Rhinoplasty is a surgical procedure to increase or decrease the size of the nose or to change its shape. Development continues until the age of 16 years, when the nose stops growing. It is therefore not advisable to operate before this age.
Rhinoplasty is carried out under a general anaesthetic and either requires a one night stay in hospital, or in some cases, can be performed on a day case basis.
There are various techniques that surgeons use to perform this operation, and you will be advised which is the most appropriate in your case.
Rhinoplasty is either performed from inside the nostrils - a closed rhinoplasty, or by making a small cut on the nose and elevating the skin - an open rhinoplasty. The nasal bones and cartilage are rearranged or removed to achieve the shape you have agreed with your surgeon. The skin of the nose will shrink to the new nose shape in time.
If you are having surgery to make the nostrils smaller, the surgeon will make small incisions in the skin at the crease on the side of each nostril. Once surgery is complete, any incisions are closed with sutures.
Following the procedure you will be taken from the operating theatre into the recovery suite where you will be looked after until you are fully awake. After this, you will return to your room, where nursing staff will check your dressings and monitor your pulse and blood pressure at regular intervals.
The anaesthetist will prescribe painkillers and you should take these regularly for the first week or so. Pain can slow down your recovery, so it is important to discuss any discomfort with the nursing staff.
There may be a drip in one of your arms - this is to keep you well hydrated. This will be removed when you are able to drink a satisfactory amount.
You will have a nasal splint over your nose to support it and in some cases, packs (gauze dressings) in each nostril. The packs will prevent you from breathing through your nose. They will be removed before your discharge home.
Following rhinoplasty you are likely to have some pain/discomfort, swelling and bruising. These are temporary and should subside after the first few weeks.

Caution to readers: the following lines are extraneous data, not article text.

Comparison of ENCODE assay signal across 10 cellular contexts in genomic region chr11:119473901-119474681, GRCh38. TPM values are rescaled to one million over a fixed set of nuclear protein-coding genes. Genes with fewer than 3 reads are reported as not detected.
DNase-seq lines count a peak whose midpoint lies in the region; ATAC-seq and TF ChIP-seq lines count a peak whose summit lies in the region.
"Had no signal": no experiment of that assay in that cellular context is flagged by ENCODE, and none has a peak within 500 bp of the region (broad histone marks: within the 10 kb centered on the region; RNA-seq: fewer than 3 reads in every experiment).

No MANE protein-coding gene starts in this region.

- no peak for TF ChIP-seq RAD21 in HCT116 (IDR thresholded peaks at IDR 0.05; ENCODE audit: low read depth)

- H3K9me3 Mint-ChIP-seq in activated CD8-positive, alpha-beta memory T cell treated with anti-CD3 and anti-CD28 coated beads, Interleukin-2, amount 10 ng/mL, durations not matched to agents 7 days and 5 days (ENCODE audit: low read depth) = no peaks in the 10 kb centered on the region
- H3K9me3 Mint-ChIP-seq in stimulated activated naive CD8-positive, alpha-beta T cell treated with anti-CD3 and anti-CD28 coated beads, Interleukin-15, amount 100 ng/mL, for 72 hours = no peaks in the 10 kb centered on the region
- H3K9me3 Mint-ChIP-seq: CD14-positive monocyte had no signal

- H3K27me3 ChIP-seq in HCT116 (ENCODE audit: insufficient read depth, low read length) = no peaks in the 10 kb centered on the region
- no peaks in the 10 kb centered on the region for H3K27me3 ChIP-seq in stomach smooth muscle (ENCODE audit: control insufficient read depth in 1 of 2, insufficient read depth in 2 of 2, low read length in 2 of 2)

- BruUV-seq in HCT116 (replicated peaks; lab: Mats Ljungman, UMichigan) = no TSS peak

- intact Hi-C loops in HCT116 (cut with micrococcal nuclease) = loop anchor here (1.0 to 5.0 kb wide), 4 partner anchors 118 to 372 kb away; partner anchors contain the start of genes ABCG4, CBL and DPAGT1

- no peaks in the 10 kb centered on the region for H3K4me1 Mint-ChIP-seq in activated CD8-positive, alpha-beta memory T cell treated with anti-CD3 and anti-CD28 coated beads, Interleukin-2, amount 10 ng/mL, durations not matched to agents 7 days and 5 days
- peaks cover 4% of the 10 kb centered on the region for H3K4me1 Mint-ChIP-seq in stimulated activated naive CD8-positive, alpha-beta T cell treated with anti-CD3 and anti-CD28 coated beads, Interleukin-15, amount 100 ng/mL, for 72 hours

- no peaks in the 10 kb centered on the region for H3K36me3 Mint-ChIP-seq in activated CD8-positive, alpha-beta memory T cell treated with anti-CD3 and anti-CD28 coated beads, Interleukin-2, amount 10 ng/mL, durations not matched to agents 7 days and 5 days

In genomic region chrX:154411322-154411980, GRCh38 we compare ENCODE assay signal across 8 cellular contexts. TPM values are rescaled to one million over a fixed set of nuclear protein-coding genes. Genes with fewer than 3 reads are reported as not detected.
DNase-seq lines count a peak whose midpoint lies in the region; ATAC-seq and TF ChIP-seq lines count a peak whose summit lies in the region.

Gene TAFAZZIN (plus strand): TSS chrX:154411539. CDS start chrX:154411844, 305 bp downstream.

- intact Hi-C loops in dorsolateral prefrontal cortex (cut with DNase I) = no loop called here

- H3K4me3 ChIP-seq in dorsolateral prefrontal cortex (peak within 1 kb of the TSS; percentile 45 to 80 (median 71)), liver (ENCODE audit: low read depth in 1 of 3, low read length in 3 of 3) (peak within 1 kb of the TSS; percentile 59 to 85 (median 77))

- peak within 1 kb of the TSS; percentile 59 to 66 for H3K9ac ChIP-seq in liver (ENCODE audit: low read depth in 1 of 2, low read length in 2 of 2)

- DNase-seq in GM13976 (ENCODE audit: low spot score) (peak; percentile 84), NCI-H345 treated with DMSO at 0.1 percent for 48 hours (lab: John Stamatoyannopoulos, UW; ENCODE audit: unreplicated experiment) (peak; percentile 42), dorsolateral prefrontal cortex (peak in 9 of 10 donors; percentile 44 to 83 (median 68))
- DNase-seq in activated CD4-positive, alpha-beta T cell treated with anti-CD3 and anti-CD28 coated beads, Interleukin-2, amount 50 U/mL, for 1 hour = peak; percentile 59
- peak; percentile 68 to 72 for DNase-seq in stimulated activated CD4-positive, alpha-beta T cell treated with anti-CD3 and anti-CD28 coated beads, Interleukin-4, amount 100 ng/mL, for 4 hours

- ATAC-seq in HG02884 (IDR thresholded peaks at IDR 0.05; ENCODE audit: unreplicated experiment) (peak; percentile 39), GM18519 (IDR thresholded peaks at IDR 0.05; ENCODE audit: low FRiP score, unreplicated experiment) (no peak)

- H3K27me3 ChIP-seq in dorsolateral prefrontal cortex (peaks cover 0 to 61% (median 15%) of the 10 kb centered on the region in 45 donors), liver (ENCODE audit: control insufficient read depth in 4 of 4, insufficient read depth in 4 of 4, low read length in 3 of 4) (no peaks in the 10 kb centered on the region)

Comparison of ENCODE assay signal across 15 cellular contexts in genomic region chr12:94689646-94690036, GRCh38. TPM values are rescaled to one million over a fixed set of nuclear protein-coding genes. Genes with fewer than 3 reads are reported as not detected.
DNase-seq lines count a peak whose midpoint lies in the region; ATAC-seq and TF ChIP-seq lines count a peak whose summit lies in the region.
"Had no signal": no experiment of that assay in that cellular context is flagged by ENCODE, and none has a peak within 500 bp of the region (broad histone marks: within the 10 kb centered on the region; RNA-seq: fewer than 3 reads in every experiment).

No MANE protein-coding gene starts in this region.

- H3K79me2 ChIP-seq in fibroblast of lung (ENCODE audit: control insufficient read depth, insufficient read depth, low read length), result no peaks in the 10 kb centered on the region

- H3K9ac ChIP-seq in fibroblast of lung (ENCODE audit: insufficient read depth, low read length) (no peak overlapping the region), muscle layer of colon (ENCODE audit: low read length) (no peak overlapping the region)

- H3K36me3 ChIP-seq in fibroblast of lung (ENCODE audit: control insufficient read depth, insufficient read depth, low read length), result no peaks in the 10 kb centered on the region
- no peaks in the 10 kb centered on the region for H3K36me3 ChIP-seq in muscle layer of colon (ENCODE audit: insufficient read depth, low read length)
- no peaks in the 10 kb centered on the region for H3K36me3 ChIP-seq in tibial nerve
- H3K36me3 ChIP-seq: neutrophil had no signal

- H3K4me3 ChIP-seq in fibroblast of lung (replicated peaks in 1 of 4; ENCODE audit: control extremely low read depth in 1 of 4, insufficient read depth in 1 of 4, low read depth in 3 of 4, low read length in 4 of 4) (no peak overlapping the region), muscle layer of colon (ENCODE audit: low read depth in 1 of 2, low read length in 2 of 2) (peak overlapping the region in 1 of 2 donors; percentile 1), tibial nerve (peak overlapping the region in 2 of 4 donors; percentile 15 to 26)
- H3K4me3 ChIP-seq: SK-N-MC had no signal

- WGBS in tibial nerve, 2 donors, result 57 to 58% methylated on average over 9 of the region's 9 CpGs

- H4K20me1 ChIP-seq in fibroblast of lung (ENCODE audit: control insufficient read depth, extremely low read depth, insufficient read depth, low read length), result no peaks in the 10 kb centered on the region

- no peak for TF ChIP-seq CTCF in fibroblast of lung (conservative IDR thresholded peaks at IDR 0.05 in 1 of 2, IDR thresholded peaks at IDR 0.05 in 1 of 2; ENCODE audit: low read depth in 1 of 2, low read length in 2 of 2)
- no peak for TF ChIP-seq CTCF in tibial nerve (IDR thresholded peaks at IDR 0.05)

Your surgeon will advise you as to how long you will be required to wear your nasal splint - this is usually 7 days.
Your nose may bleed a little when you return home - do not pack your nostrils to try to stop the bleeding. Simply take some gauze and hold it against your nose until the bleeding stops. To help prevent nosebleeds, keep your head up as much as possible and avoid taking overly hot baths/showers.
You may find that your nose is blocked - if this is the case, you must not blow your nose or use any nasal decongestants. You may find it helpful to sleep with some extra pillows. Breathing through your mouth can lead to dryness of the lips and mouth - drink plenty of water and use a cream to prevent your lips cracking.
You will receive a post-operative telephone call from the specialist nurse one to two days after your discharge home to ascertain your progress and well-being. You will also receive a follow-up appointment at which your surgeon will assess your progress and give advice on when you can resume your normal activities.
You must avoid strenuous exercise, heavy lifting and swimming for approximately six weeks after surgery.
The length of time you will need to take off work will depend on your type of employment, but is usually a minimum of one week.
Rhinoplasty is a commonly performed and generally safe procedure. However, all surgery carries an element of risk.
The possible complications of any surgery can include an unexpected reaction to a general anaesthetic, excessive bleeding, developing a blood clot (usually in a vein in the lower leg, known as a DVT - deep vein thrombosis) and infection.
Swelling may cause some difficulty breathing during the first week. Occasionally this can last longer than a week and in some cases may be a permanent side effect of the procedure.